I have a confession to make. I have never been to the circus. Growing up, it just wasn’t an activity on my family’s radar. Because I’ve never had the chance to see it first hand, it remains in my mind an object of mystery. When I picture it,?it?s never?with beautiful bright colors and joyous?crowds of people. I always imagine it shrouded in shadows with the tension and thrill of people and animals moving together, ever on the edge of chaos. The first person that?comes to mind when I think of the circus is the lion tamer?brash and bold, yet somehow graceful at the same time?skilled enough?to control the power of the world’s fiercest animal. In my mind’s eye, there is a spotlight in the center of the ring on the lion tamer with his head fixed between the mighty jaws of the beast.
Can you picture it? If you can, take a snapshot of that moment in your mind, because it is here that we find a perfect picture of this thing we call leadership. I know we don’t like to talk about it, but every one of us has power as a leader. We have the opportunity to either leverage that power for good or for evil. We can leverage it to serve others fiercely and gracefully or use it?to serve our selfish-ambition.?The role of leadership is like a lion. It is beautiful, powerful, and so very dangerous.
No good lion-tamer goes into the ring puffed up with pride. All of the greats come with humility and a healthy respect for the animal’s power.?When we accept the role of leader, whether formally or informally, we are putting ourselves in the ring with a beast that could kill us, but also?if we are able to tame it?become something truly great.
I?m challenging you today to view your leadership through a new lens. Come to your role with a humble and healthy respect for the power you have as a leader. Use it wisely. Use it to serve others and to honor God above all else.
How can we tame our primal instincts like ambition and pride and use the power of leadership to make something beautiful?
There are comprehensive answers to this question in leadership books that fill your shelves and mine, but the book of James gives us a few very practical instructions on this subject.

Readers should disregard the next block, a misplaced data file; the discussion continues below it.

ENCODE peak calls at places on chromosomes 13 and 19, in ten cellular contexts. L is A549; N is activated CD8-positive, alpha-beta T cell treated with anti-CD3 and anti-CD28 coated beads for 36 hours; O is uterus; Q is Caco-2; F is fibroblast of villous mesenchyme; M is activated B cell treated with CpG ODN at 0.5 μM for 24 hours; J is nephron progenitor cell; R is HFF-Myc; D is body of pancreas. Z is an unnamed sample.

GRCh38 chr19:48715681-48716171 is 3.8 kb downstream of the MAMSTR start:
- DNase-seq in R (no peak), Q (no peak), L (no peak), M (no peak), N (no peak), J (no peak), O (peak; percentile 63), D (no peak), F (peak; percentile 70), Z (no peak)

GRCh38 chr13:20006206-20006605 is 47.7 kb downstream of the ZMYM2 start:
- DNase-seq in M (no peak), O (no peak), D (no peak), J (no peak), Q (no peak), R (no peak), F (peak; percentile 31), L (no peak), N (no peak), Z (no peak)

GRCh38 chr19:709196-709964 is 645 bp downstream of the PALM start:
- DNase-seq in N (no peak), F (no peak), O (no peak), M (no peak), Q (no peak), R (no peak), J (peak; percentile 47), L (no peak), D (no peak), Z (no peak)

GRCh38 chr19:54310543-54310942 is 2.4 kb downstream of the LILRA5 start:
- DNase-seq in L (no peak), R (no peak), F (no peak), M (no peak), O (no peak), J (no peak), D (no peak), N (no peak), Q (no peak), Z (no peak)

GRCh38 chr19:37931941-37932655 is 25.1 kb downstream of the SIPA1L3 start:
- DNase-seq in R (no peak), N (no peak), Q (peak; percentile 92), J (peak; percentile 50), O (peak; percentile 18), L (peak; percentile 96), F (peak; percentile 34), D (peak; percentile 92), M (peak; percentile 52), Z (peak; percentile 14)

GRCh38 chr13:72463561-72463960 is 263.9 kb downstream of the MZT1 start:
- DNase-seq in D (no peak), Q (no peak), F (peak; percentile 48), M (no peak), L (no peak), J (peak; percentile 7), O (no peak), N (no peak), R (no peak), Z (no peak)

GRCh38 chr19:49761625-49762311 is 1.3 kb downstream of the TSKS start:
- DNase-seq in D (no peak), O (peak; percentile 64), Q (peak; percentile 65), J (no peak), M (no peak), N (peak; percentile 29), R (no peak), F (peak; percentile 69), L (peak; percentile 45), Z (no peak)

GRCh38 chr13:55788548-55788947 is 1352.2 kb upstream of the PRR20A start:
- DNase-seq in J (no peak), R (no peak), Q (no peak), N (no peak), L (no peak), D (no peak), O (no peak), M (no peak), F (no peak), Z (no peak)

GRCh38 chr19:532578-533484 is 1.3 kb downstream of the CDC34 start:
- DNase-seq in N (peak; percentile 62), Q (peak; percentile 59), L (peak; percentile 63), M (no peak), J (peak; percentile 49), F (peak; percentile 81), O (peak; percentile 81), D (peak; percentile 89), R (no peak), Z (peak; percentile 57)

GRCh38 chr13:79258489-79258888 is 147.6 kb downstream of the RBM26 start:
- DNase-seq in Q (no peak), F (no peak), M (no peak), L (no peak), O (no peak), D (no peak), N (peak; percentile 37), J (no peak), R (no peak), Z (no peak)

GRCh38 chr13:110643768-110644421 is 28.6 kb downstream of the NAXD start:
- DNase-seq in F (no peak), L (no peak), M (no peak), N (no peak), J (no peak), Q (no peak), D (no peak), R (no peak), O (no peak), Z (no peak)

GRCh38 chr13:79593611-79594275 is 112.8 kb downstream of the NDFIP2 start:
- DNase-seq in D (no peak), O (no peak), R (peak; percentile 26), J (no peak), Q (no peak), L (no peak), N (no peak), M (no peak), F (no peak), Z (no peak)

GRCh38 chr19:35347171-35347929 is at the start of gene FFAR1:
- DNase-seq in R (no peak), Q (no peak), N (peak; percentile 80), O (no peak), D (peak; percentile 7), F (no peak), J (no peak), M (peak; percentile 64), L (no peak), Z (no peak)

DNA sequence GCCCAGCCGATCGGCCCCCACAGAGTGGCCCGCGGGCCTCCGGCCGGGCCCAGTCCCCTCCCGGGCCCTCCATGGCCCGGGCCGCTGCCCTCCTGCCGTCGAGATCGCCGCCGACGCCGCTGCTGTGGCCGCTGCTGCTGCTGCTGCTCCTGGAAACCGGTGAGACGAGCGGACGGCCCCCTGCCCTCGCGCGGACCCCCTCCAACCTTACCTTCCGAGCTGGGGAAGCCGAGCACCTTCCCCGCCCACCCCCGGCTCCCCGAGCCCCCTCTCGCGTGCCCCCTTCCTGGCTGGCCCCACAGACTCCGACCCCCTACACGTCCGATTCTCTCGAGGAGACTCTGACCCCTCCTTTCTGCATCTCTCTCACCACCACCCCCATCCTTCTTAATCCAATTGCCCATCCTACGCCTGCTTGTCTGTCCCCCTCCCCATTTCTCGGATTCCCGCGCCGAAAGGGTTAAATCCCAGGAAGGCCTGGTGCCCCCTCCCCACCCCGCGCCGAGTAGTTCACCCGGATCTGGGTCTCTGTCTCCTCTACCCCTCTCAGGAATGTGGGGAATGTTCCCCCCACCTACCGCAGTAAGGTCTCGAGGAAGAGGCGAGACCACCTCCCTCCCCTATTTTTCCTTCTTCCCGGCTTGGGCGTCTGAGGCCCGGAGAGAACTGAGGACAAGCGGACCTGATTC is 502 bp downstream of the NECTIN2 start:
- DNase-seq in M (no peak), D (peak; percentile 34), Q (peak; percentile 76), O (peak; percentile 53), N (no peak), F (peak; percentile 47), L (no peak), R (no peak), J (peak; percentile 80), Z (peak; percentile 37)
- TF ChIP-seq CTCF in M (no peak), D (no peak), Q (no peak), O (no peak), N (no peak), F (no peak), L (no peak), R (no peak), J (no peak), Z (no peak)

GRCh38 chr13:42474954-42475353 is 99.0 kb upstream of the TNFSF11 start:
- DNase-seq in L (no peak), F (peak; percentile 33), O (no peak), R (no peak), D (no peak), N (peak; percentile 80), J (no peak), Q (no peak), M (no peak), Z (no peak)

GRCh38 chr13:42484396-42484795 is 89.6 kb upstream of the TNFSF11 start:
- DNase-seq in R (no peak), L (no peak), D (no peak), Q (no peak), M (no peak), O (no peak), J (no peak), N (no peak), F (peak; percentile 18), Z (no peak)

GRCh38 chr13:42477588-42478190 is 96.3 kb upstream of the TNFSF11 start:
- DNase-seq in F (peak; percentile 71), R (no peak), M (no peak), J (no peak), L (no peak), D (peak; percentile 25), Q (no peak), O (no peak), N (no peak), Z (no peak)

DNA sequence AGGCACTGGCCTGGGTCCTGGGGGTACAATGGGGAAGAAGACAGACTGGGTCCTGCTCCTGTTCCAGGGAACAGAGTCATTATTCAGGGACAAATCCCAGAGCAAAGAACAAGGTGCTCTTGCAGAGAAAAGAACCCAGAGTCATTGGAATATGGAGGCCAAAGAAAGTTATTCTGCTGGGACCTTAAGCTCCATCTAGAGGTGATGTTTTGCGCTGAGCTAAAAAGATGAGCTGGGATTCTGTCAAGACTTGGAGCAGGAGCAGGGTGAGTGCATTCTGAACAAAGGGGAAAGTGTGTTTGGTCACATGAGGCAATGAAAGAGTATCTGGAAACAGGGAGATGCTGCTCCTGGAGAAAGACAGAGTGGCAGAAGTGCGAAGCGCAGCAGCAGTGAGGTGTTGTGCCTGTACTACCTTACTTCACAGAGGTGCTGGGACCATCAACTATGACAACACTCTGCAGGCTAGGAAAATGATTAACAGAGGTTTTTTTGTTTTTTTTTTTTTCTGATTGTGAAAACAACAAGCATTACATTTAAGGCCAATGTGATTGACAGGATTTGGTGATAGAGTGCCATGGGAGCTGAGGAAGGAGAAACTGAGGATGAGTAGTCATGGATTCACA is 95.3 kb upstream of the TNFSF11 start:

1. Not everyone should?be a lion tamer.
Dear brothers and sisters,?not many of you should become teachers in the church, for we who teach will be judged more strictly.?(James 3:1 NLT)
Do not take your role as a teacher and leader lightly. You will be judged with a more critical eye for the things you do and say. Before you jump into the spotlight of?your next leadership role, consider seeking out a mentor or serving another leader that you respect. Always seek to learn from those who are successfully taming the lion of leadership. In the end, it is possible that you need to say ?no? to the next leadership role that comes your way. I don’t say this to make you quit, but rather to bring you pause. Consider.[quote]Always seek to learn from those who are successfully taming the lion of leadership.[/quote]
2. Start by taming your tongue.
People can tame all kinds of animals, birds, reptiles, and fish,?but no one can tame the tongue. It is restless and evil, full of deadly poison.?Sometimes it praises our Lord and Father, and sometimes it curses those who have been made in the image of God. (James 3:7-9 NLT)
You know this well, but your words are the most powerful tool you have as a leader. Use them wisely and you will emerge alive from the jaws of the lion. Use them poorly and you won’t make it out without some teeth-mark-shaped scars on your head.[quote]Your words are the most powerful tool you have as a leader.[/quote]
3. Beware of jealousy and selfish-ambition.
For wherever there is jealousy and selfish ambition, there you will find disorder and evil of every kind. (James 3:16 NLT)
In the context of leadership, whenever there is jealousy and selfish-ambition in the heart of a leader, you will find disorder and evil of every kind in their organization. We have seen it over and over again, especially in churches. The presence of disorder and a breakdown of moral integrity are symptoms of jealousy and selfish-ambition at the top. Let’s all ask?the Holy Spirit to search our hearts for these things.
4. Be a peacemaker.
But the wisdom from above is first of all pure. It is also peace loving, gentle at all times, and willing to yield to others. It is full of mercy and good deeds. It shows no favoritism and is always sincere.?And those who are peacemakers will plant seeds of peace and reap a harvest of righteousness. (James 3:17-18 NLT)
I love how God’s wisdom in Scripture?is still so unquestionably relevant to us today. Let our leadership reflect this passage. Let us enter the arena of leading others with a heart full of wisdom and a bias toward peace.
The world needs more lion taming leaders who are able to?tame their power and influence?and leverage it to lead?others toward Jesus.?Are you ready to tame the beast?